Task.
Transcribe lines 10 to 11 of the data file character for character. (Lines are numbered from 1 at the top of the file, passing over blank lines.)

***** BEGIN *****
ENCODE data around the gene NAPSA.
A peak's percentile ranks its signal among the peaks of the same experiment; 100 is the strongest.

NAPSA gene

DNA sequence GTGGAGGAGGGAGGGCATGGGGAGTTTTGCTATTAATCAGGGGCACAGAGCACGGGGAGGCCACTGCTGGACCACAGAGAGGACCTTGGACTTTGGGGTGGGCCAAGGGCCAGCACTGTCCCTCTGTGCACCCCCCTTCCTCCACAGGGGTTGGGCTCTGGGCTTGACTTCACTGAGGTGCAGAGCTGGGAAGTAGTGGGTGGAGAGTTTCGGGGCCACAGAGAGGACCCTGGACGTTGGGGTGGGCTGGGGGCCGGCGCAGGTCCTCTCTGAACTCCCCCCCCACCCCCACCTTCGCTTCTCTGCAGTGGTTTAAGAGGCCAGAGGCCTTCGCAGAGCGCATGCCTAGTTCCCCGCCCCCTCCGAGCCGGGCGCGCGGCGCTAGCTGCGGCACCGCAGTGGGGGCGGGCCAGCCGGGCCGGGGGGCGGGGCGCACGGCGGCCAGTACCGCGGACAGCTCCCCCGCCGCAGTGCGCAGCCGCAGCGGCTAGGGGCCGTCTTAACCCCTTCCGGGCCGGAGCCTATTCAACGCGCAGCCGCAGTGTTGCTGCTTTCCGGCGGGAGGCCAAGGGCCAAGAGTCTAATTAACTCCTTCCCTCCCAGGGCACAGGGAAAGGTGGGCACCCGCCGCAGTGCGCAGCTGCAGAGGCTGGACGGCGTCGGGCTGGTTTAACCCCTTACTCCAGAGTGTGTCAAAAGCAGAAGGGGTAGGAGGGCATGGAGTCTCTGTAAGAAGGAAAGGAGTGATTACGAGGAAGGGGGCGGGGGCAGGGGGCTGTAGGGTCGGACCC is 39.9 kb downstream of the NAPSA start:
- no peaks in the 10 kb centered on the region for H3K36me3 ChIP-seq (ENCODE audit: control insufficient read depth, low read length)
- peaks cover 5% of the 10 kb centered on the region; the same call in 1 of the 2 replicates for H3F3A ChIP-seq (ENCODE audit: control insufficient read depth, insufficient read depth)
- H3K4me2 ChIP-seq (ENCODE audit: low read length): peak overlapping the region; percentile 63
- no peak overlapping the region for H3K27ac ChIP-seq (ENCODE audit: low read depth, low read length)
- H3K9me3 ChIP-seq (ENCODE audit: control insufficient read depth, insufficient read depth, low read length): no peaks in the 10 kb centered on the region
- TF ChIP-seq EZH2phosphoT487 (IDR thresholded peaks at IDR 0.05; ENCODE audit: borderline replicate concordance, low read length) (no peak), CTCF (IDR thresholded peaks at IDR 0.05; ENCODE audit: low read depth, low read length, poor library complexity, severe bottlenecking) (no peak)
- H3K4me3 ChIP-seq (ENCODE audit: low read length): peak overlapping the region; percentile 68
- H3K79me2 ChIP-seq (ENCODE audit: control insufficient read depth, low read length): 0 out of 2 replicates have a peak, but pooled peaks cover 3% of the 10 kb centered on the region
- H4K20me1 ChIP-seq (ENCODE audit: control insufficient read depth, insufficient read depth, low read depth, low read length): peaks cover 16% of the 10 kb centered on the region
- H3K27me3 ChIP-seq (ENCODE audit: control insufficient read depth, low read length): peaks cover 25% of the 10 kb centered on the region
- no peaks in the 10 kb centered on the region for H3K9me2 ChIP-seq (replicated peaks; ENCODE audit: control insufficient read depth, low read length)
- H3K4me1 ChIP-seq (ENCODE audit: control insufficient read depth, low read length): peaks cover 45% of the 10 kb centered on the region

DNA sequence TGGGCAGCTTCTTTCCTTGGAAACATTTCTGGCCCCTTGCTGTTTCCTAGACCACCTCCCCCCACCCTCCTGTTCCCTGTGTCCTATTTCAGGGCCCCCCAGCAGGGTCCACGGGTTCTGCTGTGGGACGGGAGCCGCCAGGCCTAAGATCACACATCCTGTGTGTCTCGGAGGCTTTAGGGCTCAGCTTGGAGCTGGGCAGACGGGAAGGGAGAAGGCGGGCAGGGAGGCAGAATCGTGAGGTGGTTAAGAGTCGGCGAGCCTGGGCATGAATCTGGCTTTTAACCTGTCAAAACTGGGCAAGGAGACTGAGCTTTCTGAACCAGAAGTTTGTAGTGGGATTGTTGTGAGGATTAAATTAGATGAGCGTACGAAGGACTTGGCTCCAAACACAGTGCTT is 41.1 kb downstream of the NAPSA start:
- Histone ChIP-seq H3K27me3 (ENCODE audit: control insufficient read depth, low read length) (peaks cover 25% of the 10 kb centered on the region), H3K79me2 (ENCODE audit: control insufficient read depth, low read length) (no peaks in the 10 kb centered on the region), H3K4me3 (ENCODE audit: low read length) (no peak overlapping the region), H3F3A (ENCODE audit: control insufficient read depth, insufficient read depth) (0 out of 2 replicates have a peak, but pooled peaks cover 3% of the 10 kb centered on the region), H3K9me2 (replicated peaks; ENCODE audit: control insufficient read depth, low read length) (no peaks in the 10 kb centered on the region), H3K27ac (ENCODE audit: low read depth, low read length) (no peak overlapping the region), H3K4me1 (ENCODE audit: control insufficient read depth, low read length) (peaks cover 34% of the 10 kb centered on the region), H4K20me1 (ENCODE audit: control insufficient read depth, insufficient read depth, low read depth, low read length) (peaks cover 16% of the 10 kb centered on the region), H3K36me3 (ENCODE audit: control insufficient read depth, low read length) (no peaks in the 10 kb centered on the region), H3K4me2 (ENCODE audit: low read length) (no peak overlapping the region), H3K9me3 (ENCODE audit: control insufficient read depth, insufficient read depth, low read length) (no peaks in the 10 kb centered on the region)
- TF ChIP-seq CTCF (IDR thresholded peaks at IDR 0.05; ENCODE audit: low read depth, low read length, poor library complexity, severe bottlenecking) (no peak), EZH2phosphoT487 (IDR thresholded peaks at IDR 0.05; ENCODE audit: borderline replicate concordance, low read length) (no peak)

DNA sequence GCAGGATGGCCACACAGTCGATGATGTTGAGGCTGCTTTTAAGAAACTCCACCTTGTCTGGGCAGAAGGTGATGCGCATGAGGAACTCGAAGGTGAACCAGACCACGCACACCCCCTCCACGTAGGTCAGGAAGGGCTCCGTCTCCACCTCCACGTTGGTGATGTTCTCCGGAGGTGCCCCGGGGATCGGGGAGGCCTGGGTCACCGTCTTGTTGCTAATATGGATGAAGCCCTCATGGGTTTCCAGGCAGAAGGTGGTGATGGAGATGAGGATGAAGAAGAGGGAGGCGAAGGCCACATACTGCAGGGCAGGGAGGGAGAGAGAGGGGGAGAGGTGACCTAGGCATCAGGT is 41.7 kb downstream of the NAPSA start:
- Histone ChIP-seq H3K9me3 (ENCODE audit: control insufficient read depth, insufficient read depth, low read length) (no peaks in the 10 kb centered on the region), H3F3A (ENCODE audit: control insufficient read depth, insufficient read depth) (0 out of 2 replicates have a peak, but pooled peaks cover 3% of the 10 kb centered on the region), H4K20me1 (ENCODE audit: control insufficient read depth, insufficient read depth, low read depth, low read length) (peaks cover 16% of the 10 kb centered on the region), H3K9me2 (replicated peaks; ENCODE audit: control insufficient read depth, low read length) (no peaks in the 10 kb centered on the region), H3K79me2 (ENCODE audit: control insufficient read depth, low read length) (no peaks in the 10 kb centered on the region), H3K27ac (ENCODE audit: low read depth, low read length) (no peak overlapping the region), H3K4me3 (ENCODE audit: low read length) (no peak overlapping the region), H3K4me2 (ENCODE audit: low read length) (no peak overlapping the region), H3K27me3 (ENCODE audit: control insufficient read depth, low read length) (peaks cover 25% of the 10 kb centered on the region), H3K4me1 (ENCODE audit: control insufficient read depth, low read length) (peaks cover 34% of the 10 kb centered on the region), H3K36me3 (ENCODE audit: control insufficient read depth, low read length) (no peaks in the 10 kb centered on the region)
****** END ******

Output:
- TF ChIP-seq EZH2phosphoT487 (IDR thresholded peaks at IDR 0.05; ENCODE audit: borderline replicate concordance, low read length) (no peak), CTCF (IDR thresholded peaks at IDR 0.05; ENCODE audit: low read depth, low read length, poor library complexity, severe bottlenecking) (no peak)
- H3K4me3 ChIP-seq (ENCODE audit: low read length): peak overlapping the region; percentile 68